How to fall into a river

Sketch of our dozing cat
Sketch of our dozing cat

“Why am I blogging this drawing of my cat?” I asked myself, because somehow it seemed both odd and important. I have thought about it all week, and this story shares with you the answer I found.

It’s been years since I sketched. I used to, before I studied art at Concordia University, but those studio classes somehow put an end to sketching. As if, with all the changes taking place in my mind, there was no energy left over to bask in pure observation. I’d been warned about this side effect of art school, so just I focused on printmaking and art history instead and thoroughly enjoyed myself.

Afterwards, when I tried to get back to watercolor, I discovered that my hands, weakened by migraines, were no longer up to the task. No problem: life is long. I decided sketching would come back to me at the right time.

Meanwhile, I went back to working in IT, and spent some energy exploring myself on the side: why did I find things so hard that others found easy? I had an OK therapist for a while, but I got more from my wonderful Ignatian spiritual director, a former school principal (in whom I now see excellent coaching skills, looking back.) I did my own reading and research too. Along the way I discovered the converse of what I started out with: that there are things I love to do that others find hard! Thus began my hunt for better-fitting work.

Being somewhat of a geek, I landed in an Agile software development team, where I was drawn to the “people side” of the work, and where my talents of empathy, communication and connection were valued and used. Later, I moved into full-time independent Agile coaching, starting at a US financial organisation on a team of 15 external coaches… which is where I met Michael Spayd, and my journey toward full-time coaching began…

Michael was studying at The Coaches’ Training Institute, and invited me to try out his coaching skills. Coaching perfectly suited my preferred way of learning, and I quickly found answers I’d long been seeking about how to be happy in my work. Within months I was experimenting with coaching classes, and soon decided that studying coaching would give me important skills to handle issues my clients were facing. The intention was certainly not to become a life-coach!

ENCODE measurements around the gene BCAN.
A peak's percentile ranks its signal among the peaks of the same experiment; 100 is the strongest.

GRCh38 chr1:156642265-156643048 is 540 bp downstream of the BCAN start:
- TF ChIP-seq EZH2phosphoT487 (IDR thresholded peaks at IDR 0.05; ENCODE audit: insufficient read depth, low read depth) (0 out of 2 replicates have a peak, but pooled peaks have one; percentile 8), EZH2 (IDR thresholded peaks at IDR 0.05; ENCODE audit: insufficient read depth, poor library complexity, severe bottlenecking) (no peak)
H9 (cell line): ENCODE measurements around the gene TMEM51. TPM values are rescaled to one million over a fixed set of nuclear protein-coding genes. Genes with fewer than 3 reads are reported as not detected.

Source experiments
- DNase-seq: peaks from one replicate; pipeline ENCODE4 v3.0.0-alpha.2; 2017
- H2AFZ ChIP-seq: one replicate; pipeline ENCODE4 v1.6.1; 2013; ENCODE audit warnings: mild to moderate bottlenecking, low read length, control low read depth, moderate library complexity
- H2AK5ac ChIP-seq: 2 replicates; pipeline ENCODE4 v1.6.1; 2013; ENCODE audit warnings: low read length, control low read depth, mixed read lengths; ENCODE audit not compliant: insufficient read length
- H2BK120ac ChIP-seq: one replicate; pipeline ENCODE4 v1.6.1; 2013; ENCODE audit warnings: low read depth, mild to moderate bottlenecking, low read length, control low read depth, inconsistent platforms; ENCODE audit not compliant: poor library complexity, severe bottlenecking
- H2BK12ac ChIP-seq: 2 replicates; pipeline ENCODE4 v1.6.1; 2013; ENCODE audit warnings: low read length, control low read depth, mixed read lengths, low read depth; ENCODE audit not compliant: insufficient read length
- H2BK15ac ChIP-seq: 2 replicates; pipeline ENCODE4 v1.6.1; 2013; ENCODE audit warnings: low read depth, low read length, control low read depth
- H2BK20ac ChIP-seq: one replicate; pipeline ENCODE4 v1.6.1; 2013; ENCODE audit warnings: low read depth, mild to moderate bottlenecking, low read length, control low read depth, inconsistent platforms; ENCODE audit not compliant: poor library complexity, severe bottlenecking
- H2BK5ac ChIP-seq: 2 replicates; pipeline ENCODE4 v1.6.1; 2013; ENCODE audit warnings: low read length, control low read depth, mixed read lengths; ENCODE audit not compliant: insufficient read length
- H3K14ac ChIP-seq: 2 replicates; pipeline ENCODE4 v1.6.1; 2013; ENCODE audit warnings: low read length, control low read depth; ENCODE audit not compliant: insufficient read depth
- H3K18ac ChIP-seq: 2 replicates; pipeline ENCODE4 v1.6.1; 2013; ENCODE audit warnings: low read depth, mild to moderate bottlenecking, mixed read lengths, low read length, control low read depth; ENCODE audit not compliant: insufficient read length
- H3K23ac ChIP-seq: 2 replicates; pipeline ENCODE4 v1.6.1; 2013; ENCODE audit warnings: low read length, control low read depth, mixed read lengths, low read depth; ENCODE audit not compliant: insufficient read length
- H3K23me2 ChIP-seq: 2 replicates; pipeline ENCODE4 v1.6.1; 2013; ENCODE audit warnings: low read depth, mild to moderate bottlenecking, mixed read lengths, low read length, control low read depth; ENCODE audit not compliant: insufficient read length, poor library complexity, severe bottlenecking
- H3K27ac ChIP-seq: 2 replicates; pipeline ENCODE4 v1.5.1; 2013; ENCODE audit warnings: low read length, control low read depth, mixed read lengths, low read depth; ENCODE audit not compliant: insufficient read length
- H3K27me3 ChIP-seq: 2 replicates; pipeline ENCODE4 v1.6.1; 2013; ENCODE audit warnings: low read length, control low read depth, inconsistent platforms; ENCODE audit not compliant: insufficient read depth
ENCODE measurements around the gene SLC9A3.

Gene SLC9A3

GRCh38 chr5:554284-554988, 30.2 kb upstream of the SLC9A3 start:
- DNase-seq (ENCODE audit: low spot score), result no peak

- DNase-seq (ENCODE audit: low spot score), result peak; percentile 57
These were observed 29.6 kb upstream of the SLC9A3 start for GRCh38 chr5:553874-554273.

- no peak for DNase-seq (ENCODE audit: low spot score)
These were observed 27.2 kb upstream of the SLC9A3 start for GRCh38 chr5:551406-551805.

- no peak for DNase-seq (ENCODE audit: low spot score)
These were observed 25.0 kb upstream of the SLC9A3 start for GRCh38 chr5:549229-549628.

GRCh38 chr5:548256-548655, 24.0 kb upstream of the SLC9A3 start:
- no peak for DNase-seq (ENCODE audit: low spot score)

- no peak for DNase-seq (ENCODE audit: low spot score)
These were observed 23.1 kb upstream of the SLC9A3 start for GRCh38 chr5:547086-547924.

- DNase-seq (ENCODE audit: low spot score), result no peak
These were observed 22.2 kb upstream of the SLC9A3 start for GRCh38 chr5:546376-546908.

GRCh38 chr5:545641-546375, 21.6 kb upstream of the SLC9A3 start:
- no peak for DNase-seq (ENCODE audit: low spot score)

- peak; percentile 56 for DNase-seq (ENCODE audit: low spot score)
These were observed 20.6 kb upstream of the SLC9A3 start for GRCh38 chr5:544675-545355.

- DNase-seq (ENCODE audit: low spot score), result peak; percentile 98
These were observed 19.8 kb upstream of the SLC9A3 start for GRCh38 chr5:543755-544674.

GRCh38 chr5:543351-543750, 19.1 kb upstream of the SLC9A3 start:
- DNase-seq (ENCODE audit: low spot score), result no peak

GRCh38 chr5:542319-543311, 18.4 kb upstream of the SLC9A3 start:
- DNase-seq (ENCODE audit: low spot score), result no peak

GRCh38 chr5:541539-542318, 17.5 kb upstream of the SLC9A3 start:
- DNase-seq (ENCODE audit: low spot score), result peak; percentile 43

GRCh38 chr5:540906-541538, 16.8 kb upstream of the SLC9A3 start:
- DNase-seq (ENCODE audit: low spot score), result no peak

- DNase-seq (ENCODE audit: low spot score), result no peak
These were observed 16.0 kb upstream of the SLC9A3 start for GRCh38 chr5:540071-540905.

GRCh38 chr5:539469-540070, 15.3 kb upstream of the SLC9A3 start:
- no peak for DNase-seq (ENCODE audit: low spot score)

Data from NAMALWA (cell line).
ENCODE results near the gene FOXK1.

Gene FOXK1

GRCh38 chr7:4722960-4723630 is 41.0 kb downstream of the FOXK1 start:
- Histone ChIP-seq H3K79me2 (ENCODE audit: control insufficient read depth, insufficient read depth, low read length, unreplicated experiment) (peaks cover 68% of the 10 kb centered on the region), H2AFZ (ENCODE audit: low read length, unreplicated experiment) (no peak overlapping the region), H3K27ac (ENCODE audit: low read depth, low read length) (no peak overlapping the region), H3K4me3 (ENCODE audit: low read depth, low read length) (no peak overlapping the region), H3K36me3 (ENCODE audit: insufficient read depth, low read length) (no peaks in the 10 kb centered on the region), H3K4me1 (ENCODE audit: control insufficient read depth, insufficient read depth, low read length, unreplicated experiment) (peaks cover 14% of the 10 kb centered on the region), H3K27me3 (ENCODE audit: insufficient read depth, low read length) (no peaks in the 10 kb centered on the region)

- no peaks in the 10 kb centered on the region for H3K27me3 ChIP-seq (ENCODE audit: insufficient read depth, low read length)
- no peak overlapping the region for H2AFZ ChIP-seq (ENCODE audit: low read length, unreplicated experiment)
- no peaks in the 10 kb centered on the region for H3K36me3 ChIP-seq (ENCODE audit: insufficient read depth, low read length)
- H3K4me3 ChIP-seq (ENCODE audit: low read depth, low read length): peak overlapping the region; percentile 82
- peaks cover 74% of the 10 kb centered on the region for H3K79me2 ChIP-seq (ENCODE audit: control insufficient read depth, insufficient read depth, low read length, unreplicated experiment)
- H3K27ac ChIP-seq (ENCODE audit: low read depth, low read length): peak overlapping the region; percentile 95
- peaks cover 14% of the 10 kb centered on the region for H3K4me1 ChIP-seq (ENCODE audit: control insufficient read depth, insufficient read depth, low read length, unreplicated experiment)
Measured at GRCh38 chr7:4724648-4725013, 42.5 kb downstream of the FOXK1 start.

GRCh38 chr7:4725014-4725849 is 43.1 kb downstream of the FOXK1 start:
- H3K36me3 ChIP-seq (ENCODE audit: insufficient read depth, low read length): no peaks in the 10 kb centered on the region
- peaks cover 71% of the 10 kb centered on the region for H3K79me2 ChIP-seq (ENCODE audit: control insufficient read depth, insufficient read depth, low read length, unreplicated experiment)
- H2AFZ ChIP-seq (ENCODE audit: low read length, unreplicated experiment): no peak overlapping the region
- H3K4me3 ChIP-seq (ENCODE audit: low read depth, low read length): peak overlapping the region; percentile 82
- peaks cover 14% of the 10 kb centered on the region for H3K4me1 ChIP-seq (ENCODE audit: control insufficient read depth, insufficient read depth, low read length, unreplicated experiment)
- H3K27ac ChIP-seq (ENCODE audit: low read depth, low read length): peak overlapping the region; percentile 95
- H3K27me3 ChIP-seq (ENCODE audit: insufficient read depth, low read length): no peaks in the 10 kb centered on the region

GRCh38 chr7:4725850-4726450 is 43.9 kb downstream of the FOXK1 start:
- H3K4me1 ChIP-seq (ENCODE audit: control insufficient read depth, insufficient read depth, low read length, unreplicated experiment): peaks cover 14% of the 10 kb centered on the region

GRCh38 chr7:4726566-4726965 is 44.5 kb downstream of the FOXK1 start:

At every step of this journey, I took chances, I tried things, and I learned. Sometimes I learned what really works for me. Sometimes I learned what never to do again! Because all of it was learning, it was all valuable. This journey of experimental steps and listening to my gut has led to big changes in my life… and now, has let back to sketching.

A client of mine created a wonderful metaphor: her goal was to “get to the flowing river” but she found herself in a wood. After exploring it a bit, I asked: “What would you like to do now?” Her answer has stayed with me for the beauty of its simplicity: “Follow the stream because I know it will eventually lead me to the river!” This was one of those fine times when both coachee and coach have an Aha! moment!

Of course! It’s another version of Agile’s “do the simplest thing that could possibly work”, but so much more beautiful! “Do what water does, feel the pull of gravity and fall ever down, down until you return home.” Don’t struggle, just find the simplest way that both refreshes you now, and takes you further toward your dream.

And so, here I find myself: married and in Germany, working intensely with clients on the phone and in person, changing the world one conversation at a time, with fewer migraines, and with the unstructured space an introvert needs to reflect and ponder, to learn and scheme. And time to simply observe our sweet cat as she dozes by the window.

Oh, and now, it seems, the time has come: I can draw again. :-) This drawing just seemed the right thing to do, and then I patiently followed the stream of of the drawing, through my meandering thoughts, until it led me into the juicy river of this blog post. (It’s a fractal metaphor, it works on so many levels!)

Do you find yourself in a wood, feeling a little hemmed in, a little turned around? Maybe you can hear your river, but not see it for the trees? Forget about examining the trees, or planning how to bulldoze them, or learning to build an airplane to get the big picture. Find the relief of a small, bright, refreshing stream… and learn from it how to simply fall down, down, until you splash into your fresh, lush, flowing river.

I wish you an exciting and rewarding journey. And: let me know if I can be of any help!
— deb

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